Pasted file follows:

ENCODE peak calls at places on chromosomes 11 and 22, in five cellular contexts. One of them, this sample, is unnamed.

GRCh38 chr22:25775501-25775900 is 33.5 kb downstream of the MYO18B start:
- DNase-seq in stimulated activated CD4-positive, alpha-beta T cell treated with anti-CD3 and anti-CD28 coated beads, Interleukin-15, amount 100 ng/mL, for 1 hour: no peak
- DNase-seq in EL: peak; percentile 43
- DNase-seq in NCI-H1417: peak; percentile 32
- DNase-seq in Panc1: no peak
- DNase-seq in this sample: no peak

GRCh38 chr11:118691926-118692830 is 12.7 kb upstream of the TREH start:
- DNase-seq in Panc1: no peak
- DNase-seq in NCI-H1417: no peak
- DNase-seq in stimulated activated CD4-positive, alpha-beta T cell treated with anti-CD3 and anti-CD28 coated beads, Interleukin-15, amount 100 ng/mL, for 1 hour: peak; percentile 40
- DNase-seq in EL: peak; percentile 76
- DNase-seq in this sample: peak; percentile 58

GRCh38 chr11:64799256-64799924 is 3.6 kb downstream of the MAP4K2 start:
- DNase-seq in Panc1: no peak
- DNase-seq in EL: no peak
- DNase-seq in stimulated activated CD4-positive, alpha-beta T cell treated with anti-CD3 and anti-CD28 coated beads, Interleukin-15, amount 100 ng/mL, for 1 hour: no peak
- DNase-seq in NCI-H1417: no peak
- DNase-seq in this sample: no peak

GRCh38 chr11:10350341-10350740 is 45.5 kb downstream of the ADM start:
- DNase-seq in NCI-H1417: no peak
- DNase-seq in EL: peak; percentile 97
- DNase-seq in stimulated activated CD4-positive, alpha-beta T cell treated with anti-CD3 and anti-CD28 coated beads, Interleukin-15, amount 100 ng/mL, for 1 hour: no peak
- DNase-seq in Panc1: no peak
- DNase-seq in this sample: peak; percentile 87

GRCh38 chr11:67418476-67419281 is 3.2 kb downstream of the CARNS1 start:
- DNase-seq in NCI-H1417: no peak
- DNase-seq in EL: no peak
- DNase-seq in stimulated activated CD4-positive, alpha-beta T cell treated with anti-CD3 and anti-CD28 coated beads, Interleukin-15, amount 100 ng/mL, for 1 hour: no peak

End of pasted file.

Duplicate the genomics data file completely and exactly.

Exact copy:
ENCODE peak calls at places on chromosomes 11 and 22, in five cellular contexts. One of them, this sample, is unnamed.

GRCh38 chr22:25775501-25775900 is 33.5 kb downstream of the MYO18B start:
- DNase-seq in stimulated activated CD4-positive, alpha-beta T cell treated with anti-CD3 and anti-CD28 coated beads, Interleukin-15, amount 100 ng/mL, for 1 hour: no peak
- DNase-seq in EL: peak; percentile 43
- DNase-seq in NCI-H1417: peak; percentile 32
- DNase-seq in Panc1: no peak
- DNase-seq in this sample: no peak

GRCh38 chr11:118691926-118692830 is 12.7 kb upstream of the TREH start:
- DNase-seq in Panc1: no peak
- DNase-seq in NCI-H1417: no peak
- DNase-seq in stimulated activated CD4-positive, alpha-beta T cell treated with anti-CD3 and anti-CD28 coated beads, Interleukin-15, amount 100 ng/mL, for 1 hour: peak; percentile 40
- DNase-seq in EL: peak; percentile 76
- DNase-seq in this sample: peak; percentile 58

GRCh38 chr11:64799256-64799924 is 3.6 kb downstream of the MAP4K2 start:
- DNase-seq in Panc1: no peak
- DNase-seq in EL: no peak
- DNase-seq in stimulated activated CD4-positive, alpha-beta T cell treated with anti-CD3 and anti-CD28 coated beads, Interleukin-15, amount 100 ng/mL, for 1 hour: no peak
- DNase-seq in NCI-H1417: no peak
- DNase-seq in this sample: no peak

GRCh38 chr11:10350341-10350740 is 45.5 kb downstream of the ADM start:
- DNase-seq in NCI-H1417: no peak
- DNase-seq in EL: peak; percentile 97
- DNase-seq in stimulated activated CD4-positive, alpha-beta T cell treated with anti-CD3 and anti-CD28 coated beads, Interleukin-15, amount 100 ng/mL, for 1 hour: no peak
- DNase-seq in Panc1: no peak
- DNase-seq in this sample: peak; percentile 87

GRCh38 chr11:67418476-67419281 is 3.2 kb downstream of the CARNS1 start:
- DNase-seq in NCI-H1417: no peak
- DNase-seq in EL: no peak
- DNase-seq in stimulated activated CD4-positive, alpha-beta T cell treated with anti-CD3 and anti-CD28 coated beads, Interleukin-15, amount 100 ng/mL, for 1 hour: no peak